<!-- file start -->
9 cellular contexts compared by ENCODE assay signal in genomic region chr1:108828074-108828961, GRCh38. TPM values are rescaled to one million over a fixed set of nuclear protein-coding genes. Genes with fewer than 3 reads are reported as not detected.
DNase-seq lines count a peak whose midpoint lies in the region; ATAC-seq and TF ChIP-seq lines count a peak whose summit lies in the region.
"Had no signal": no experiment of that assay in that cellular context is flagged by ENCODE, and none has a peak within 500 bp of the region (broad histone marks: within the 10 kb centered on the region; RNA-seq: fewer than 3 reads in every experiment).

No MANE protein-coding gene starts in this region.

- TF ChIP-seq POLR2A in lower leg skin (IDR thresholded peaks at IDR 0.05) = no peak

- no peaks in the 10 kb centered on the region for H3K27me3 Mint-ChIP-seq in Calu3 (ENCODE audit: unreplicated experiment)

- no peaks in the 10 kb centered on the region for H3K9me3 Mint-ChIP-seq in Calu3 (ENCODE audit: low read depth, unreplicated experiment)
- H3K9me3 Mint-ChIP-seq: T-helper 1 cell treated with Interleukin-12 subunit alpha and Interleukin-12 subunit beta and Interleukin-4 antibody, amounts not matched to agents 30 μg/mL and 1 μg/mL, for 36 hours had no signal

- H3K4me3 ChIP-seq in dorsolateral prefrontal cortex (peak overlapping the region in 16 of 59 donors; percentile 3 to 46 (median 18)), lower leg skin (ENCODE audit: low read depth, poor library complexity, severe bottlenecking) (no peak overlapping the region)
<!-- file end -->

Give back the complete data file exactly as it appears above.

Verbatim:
9 cellular contexts compared by ENCODE assay signal in genomic region chr1:108828074-108828961, GRCh38. TPM values are rescaled to one million over a fixed set of nuclear protein-coding genes. Genes with fewer than 3 reads are reported as not detected.
DNase-seq lines count a peak whose midpoint lies in the region; ATAC-seq and TF ChIP-seq lines count a peak whose summit lies in the region.
"Had no signal": no experiment of that assay in that cellular context is flagged by ENCODE, and none has a peak within 500 bp of the region (broad histone marks: within the 10 kb centered on the region; RNA-seq: fewer than 3 reads in every experiment).

No MANE protein-coding gene starts in this region.

- TF ChIP-seq POLR2A in lower leg skin (IDR thresholded peaks at IDR 0.05) = no peak

- no peaks in the 10 kb centered on the region for H3K27me3 Mint-ChIP-seq in Calu3 (ENCODE audit: unreplicated experiment)

- no peaks in the 10 kb centered on the region for H3K9me3 Mint-ChIP-seq in Calu3 (ENCODE audit: low read depth, unreplicated experiment)
- H3K9me3 Mint-ChIP-seq: T-helper 1 cell treated with Interleukin-12 subunit alpha and Interleukin-12 subunit beta and Interleukin-4 antibody, amounts not matched to agents 30 μg/mL and 1 μg/mL, for 36 hours had no signal

- H3K4me3 ChIP-seq in dorsolateral prefrontal cortex (peak overlapping the region in 16 of 59 donors; percentile 3 to 46 (median 18)), lower leg skin (ENCODE audit: low read depth, poor library complexity, severe bottlenecking) (no peak overlapping the region)